There’s a big push currently (notably from the likes of Gartner) for IT departments to create a bi-modal capability. This dual mode of operating is in response to the digital shift we’ve seen in recent years which has repositioned the role of IT in the organisation. The challenge for IT is that with this repositioning IT now has two roles – its old role as IT cost centre, and its new role as Digital partner to the rest of the business. Each role requires a different mode of operating and delivering.
The old IT world generally had a one size fits all way of delivering and operating. Everything was waterfall delivery. There were business relationship managers, there was an ITIL based IT Ops function. However, only having this mode of operating doesn’t make sense anymore. Two modes (or even more) are required as IT is no longer just about keeping operational IT costs down and systems running, it is also about keeping the business one step ahead in the digital gold rush. That means being able to produce digital products faster and earlier than the competition, driving technology innovation, and being able to almost instantly respond and adapt to changing market and business needs.
Clearly the world of old IT and the new digital IT don’t sit nicely together.
Clearly the world of old IT and the new digital IT don’t sit nicely together. Old ‘traditional’ IT was naturally cautious, focused on cost control and the internal customer. New Digital IT is all about speed, revenue growth and the end customer. The below table illustrates some of the contrasts:
When you look at the two modes the question many people ask is why have Mode 1 at all. Indeed, at a recent DevOps conference I attended there was a big push to reject the bimodal model altogether.
When you look at the two modes the question many people ask is why have Mode 1 at all.
This is a topic I’ll pick up in another blog post, but to paraphrase the standard argument – much of what IT does is still considered by many to still be best served by Mode 1. The running of your service desk and its systems, for instance, or keeping that long standing mainframe system up that you just don’t want to ever make changes to (because the last person who knew about it recently passed away).
To help bring this to life, here’s some real life examples of how some company’s do bimodal(client names removed for obvious reasons):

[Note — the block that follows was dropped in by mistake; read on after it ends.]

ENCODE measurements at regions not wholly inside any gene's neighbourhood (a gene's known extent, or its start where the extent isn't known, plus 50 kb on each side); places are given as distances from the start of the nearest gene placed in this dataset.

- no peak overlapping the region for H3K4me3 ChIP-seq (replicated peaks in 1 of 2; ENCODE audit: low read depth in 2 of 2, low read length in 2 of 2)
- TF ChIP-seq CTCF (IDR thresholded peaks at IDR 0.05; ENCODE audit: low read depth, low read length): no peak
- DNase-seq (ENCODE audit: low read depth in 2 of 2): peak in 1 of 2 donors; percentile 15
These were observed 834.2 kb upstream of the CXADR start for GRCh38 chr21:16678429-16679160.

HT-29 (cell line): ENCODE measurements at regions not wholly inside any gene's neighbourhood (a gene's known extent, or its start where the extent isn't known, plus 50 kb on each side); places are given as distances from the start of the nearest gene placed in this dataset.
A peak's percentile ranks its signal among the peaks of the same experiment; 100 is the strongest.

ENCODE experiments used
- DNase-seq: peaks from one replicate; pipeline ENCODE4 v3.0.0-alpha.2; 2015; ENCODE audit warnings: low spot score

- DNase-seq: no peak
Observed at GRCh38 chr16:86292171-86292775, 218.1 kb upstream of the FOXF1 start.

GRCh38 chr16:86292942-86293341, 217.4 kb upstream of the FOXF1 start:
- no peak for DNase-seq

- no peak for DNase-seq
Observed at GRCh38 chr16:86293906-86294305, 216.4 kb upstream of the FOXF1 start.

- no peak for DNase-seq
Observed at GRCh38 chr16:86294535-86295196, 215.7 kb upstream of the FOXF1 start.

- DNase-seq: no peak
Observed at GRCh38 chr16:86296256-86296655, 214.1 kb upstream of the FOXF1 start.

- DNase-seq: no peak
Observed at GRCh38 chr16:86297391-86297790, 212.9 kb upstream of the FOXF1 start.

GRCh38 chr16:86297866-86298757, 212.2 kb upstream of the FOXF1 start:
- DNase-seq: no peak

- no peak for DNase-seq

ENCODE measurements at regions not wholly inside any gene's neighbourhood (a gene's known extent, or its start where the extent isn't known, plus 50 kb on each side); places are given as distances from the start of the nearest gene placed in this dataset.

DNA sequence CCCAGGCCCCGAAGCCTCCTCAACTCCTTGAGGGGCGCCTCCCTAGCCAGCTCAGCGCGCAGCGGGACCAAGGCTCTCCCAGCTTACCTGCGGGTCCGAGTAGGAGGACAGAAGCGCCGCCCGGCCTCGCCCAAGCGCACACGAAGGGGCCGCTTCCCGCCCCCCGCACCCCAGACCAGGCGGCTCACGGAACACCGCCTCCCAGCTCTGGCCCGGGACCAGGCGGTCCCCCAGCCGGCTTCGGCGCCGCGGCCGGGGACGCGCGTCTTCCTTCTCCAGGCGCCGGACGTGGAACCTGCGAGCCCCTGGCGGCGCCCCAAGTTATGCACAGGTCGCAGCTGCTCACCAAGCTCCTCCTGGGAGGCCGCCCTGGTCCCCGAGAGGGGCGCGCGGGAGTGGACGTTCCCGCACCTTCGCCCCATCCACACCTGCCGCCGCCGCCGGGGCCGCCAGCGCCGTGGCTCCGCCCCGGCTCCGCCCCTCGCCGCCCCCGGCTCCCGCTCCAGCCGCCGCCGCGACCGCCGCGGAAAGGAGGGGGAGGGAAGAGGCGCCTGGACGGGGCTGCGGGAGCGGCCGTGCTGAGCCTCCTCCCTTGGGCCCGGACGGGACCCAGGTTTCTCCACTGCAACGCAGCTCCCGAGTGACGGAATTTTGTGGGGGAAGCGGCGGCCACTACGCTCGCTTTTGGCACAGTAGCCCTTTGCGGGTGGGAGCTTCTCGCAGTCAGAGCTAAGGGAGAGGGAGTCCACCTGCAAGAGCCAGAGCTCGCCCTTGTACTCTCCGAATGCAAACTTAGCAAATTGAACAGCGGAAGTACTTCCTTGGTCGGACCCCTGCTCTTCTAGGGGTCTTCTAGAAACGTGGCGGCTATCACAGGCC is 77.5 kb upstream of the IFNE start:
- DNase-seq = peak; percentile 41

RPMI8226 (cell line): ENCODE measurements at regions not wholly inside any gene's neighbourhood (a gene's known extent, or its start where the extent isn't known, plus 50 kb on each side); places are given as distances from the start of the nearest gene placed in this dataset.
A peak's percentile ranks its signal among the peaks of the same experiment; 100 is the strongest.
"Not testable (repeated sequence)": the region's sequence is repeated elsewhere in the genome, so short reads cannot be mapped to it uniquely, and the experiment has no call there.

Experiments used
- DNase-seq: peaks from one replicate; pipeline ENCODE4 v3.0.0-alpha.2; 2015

Digital media company: IT is split into digital and enterprise IT. The Digital IT area focuses on delivering digital customer facing IT, including back end system changes related to these. Agile is used for delivery, albeit with traditional Project Managers providing oversight. Enterprise IT looks after internal IT system changes (e.g. Finance system) and the running of shared infrastructure. The Digital IT function delivers faster and has different funding and governance models to the Enterprise IT function as both have different needs.
Engineering company: All of IT is effectively delivering in a Mode 2 way of working, save of for the build and updates of backend IT infrastructure (internal data centre, networks etc) which is still done in a waterfall, Mode 1 manner. The company considered Mode 2 ways of working for IT Infrastructure, but found that area to be better suited to a Mode 1 world.
Energy provider: Traditional IT model is used by the IT department. Outside of that a digital department has been created to work in a Mode 2 manner for new IT ventures and digital products. The two departments are effectively siloed – with the Digital department given license to operate away from the legacy IT systems and ways of working in the interest of speed and innovation.
So that’s bimodal. Gartner takes care not to call the two modes Waterfall and Agile as that is an over simplification (they often say linear and non-linear instead). However, that is a key way of looking at it for me. Mode 2 just doesn’t work with large waterfall programmes. Large scaled agile programmes of work are also tough, but doable in this mode.